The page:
Moon Duo


Far from the Northern Quarter, the beating heart of Manchester’s thriving indie scene, lies a desolate industrial complex. Surrounded by scrap tips and disused lock up garages, in the arse end of Salford, stands the equally desolate looking White Hotel. However this desolate exterior hides a much darker secret inside…

As a small plywood door opens, a constant stream of dense smoke bellows out, slowing rising and fading into the brisk winter’s evening. As I walk through the threshold, the door closes and the dense fog engulfs the venue, filling every inch of the cavernous room. Slowly the venue fills out and the sound of breakbeats and rattling hi-hats can be heard over the quiet murmurs of the crowd.

The lights dim, the crowd fall silent, all fixated on the empty stage. Smoke pours out from behind the drum kit, covering the already opaque stage in another layer of thick dense smog. Through the smoky haze, two amber and white flashing lights cut through. Two figures now stand there, only visible as two indistinguishable silhouettes. Almost immediately, dark swampy keys echo around the room, paving the way for a simple, pounding drum beat to follow. And within a moment’s notice, the sound of almost 8bit synths, spacey, fuzzed-out guitars and spacious simple drum beats now engulf the crowd.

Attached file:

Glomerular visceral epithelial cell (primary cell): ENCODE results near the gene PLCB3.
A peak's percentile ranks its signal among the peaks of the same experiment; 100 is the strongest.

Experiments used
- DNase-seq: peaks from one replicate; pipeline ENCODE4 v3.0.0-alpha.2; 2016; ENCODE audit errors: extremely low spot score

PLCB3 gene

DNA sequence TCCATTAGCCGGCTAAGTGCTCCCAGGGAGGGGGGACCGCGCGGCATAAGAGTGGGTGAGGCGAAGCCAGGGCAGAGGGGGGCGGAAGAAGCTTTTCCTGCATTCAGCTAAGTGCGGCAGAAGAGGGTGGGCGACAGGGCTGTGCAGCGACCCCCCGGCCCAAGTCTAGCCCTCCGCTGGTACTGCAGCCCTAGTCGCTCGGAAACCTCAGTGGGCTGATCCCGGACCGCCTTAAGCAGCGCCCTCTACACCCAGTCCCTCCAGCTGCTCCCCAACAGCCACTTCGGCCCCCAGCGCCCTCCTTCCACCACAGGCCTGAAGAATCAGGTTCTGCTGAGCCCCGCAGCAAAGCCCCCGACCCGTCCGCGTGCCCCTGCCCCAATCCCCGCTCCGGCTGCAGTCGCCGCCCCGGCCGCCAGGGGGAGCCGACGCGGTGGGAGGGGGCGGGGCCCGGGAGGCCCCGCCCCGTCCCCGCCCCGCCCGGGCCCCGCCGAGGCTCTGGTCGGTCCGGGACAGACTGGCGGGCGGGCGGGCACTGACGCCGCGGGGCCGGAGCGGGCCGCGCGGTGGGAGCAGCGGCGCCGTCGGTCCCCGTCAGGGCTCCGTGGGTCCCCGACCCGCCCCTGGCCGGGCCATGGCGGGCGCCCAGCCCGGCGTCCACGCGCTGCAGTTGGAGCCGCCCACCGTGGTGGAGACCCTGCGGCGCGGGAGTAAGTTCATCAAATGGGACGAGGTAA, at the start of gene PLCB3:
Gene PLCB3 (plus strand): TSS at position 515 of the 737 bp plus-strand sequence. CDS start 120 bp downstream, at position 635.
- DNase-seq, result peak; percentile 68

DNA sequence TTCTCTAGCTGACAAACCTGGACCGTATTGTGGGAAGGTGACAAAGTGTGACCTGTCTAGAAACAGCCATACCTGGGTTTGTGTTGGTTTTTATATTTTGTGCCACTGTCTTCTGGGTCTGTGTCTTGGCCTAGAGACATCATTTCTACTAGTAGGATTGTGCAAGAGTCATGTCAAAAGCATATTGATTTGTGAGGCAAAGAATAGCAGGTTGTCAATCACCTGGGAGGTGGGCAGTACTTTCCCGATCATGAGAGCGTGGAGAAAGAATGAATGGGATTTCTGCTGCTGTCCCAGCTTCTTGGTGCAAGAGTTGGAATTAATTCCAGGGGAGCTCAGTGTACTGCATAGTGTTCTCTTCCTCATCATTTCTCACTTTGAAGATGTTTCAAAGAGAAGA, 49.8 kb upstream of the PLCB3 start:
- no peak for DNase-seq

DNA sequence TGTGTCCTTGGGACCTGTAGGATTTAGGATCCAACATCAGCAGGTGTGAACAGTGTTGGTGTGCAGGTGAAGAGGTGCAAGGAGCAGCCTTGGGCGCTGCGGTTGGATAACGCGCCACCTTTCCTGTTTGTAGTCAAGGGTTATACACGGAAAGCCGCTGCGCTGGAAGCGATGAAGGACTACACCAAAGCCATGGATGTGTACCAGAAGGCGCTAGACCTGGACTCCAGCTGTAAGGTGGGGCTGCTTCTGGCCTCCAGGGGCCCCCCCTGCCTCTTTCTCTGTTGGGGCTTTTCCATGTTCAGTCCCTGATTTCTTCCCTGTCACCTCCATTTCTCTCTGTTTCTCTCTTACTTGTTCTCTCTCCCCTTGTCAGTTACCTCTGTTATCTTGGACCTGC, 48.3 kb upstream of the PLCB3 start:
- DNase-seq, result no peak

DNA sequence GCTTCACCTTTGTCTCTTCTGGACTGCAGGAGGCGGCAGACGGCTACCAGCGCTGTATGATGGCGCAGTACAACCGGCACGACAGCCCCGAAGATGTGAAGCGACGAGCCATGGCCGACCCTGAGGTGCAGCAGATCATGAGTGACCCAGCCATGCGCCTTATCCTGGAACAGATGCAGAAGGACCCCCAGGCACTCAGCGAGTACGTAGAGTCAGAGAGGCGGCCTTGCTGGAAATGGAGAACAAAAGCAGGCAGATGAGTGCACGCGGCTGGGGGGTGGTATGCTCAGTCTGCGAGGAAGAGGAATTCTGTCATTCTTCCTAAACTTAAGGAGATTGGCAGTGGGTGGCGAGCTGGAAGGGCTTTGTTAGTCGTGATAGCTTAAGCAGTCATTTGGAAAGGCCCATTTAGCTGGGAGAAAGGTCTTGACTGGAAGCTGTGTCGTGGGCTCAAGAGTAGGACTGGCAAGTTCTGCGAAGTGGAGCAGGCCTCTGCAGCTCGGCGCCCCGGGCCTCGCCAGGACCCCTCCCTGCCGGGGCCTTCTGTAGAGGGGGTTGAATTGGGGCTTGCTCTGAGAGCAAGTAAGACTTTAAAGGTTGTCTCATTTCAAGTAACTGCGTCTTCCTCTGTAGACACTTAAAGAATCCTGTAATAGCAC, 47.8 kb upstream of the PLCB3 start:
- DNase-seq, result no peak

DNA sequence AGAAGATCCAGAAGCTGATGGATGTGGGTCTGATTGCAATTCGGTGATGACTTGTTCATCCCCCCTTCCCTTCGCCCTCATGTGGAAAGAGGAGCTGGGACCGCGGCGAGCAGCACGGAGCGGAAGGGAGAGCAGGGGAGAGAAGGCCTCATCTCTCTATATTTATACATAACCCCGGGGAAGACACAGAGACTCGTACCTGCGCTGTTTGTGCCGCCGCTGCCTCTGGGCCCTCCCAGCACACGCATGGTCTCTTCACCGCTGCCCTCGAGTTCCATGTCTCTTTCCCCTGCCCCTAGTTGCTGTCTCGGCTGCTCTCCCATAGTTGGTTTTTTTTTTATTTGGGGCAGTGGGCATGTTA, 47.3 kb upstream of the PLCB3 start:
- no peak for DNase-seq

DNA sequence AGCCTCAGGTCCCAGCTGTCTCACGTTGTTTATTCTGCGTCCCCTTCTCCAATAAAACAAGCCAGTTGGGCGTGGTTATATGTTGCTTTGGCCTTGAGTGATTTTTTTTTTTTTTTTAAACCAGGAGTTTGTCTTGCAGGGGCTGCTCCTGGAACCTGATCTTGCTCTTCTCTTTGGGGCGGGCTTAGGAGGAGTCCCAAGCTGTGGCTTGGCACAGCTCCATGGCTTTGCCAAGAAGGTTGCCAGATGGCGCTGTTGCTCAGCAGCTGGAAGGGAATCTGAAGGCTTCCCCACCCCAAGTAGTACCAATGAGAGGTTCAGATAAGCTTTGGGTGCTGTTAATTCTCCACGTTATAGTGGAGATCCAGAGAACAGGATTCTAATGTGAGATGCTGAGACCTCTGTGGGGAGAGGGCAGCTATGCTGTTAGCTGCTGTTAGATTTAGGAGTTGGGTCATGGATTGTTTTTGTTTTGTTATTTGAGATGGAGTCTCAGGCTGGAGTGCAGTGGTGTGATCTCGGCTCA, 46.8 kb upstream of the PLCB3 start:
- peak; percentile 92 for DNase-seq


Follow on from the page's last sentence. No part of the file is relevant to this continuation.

This hypnotic mix of slow-moving droning music, a dense smokescreen and the robotic, slow jerks of the band members, give the gig a dream-like feeling, almost as if the gig and all those on stage are part of some ghostly mirage dreamt up in the depth of a K hole. Moon Duo’s music is dense; full of slow driving grooves, spaced-out shimmering guitars and almost gothic synths that allow all their songs to become one long constant attack of mind-melting space rock. As the red and white lights slowly morph into blue hues that dissipate across the venue, their music changes somewhat. The band play songs off Occult Architecture Vol.2, the second of two albums that, as the band put it, is meant to be a “psychedelic journey from darkness to light”. These songs in the band’s repertoire seem to be juxtaposed to previous songs played, with many songs having an airy lightness to them, sounding more akin to something off Moon Safari by Air rather than any of Moon Duo’s other output. They close their set with a spaced out cover of ‘No Fun’, full of the washy symbols and tripped out, delayed guitars that characterised the rest of their set.

Even as I write this review, I am in awe of the perfect marriage of visuals and sound, with the band almost using the smoke as a mask of sorts, allowing the music and visuals to take precedent over any self-indulgent stage antics or bad on-stage banter, leading to an immersive sensory overload that is like no other.

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